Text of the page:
1.4 How to find Loose Coupling
In a tightly coded legacy application, how would someone find the loose coupling? As an example, if your legacy application is built upon CORBA web services with implementation in C/C++, how would you port them to SOA based on Web Services or REST? The first question to be asked is how many services are expected to be exposed by the legacy system. If the answer is only one, which will be the application itself, is probably the easiest and the fasted legacy to SOA transformation. If the application itself is a web service, in most cases a simple service layer on top of the application does the job. Considering that the application is written in C/C++, the following solutions exists:
1.Build a C/C++ web services layer on top of the application using gSOAP.
2.Build a Java web services layer which calls the C/C++ using JNI.
Figure 2: Stateless Services interaction. A stateless service supplies the state information to the called service in addition to passing the parameters. If the called service returns values, the caller also is provided with the state information when the service returns.
Caller
Service
Final State
Information
Stateless
Service
Initial State
Information
Parameters
Return Values
3.If the application is CORBA enabled, then Java web services may be built and CORBA objects may be called by simple Java to CORBA mapping available by using the org.omg.CORBA packages.
4.If the application is already hosted on the web, then Java Web Services may be used to send/receive HTTP packets to the already hosted application. Typically, a selection of the right kind of ESB may do the routing and transformations.
The problem arises when the application is required to host multiple web services (be it SOAP or REST based). In such case, it depends on the design of the application how to break down the system into the number of services. The SOA Architects have to first come out with the services that is to be exposed. This may somewhat be related to what kind of services can come out of the legacy system. Defining the services is the first step. The service design should take into account the data types, data format, parameter arguments and types, return values, messaging formats, etc. If the data formats are different than the underlying application, the required transformation has to be provided before calling the application component.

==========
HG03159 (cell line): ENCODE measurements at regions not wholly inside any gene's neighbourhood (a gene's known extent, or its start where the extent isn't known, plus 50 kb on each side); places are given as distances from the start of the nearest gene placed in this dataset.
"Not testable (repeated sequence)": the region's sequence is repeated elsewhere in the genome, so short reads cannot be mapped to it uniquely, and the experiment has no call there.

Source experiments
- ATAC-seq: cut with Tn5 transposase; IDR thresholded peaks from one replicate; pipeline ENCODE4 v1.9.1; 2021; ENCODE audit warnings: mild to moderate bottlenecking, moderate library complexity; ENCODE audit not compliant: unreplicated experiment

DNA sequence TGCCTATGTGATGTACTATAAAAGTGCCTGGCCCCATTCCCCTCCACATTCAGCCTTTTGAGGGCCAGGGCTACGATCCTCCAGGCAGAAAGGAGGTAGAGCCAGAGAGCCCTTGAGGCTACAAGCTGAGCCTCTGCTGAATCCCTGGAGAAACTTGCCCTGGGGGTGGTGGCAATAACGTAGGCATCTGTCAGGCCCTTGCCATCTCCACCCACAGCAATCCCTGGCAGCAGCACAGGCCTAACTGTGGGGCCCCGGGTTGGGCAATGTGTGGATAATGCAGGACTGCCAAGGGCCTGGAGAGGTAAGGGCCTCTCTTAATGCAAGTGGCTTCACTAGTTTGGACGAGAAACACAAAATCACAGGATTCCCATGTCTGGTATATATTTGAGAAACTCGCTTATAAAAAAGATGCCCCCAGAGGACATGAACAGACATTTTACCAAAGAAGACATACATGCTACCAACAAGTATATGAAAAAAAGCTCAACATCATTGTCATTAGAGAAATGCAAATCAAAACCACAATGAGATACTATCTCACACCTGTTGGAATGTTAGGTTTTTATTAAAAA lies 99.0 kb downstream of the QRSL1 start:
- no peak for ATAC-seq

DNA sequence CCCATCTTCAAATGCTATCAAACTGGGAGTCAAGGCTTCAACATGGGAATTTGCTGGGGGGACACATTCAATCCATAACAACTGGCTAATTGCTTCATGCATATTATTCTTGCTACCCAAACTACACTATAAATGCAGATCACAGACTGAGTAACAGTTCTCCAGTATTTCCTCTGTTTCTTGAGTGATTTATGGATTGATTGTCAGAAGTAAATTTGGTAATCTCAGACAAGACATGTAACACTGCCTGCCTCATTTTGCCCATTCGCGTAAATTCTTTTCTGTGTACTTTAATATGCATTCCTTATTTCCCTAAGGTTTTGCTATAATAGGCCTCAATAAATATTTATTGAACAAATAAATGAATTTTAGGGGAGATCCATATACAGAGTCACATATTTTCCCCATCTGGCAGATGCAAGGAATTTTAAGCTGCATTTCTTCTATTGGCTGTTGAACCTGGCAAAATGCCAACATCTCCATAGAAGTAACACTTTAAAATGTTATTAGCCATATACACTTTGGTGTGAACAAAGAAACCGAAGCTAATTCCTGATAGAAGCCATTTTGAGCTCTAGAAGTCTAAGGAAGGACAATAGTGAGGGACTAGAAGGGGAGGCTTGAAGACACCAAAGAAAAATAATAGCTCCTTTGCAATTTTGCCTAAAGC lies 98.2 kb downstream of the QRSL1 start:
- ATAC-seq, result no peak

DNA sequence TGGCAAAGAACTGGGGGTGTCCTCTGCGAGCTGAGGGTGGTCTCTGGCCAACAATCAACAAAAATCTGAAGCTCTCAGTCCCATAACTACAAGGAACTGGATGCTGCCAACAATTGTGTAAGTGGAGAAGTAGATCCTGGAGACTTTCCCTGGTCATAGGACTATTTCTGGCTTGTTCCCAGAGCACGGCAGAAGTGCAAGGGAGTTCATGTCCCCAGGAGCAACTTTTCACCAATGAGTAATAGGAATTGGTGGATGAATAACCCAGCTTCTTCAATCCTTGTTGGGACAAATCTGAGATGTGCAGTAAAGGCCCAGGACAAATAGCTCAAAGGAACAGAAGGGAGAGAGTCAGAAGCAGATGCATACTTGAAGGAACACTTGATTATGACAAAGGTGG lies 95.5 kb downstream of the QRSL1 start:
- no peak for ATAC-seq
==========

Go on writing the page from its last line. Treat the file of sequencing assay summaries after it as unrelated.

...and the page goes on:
After the service is designed, it is now the job to determine how to analyze the application itself such that the web services map to the application components. If the application itself is tightly coupled, then the following steps are required:
The application has to be broken down into as many sub applications as there are web services. For example, if there are 10 web services, then the application has to be broken down into 10 such sub applications. Each sub application must be independent and may be passed all the parameter and state information externally. For example, if a legacy system happen to be a billing system (see Figure 3), then it may be broken into three web services: Biller, Cashier, Processor. Biller produces the invoice, Cashier gets payment against the invoice and Processor processes the payment, which could involve some database operation. If the legacy application name is Billing, then this application must be divided into three separate subapplication (may also be processes or objects) named Biller, Cashier and Processor. If the Billing application is an executable then Biller, Cashier and Processor must also be executables. The first set of input that was passed to the Billing application will now be passed to the Biller. The Biller does processing on the input and produces some intermediate result. The result may be obtained by the caller of the application or may be saved as a file or sent as a message. We will call this return value as message. The Cashier application should be designed to receive this message and process on it without knowledge of any other information. The message should contain all the information for the Cashier to execute properly. The return value from the Cashier should be another message. The return message may then be sent to the Processor such that it's processing is entirely based on the messages sent to it.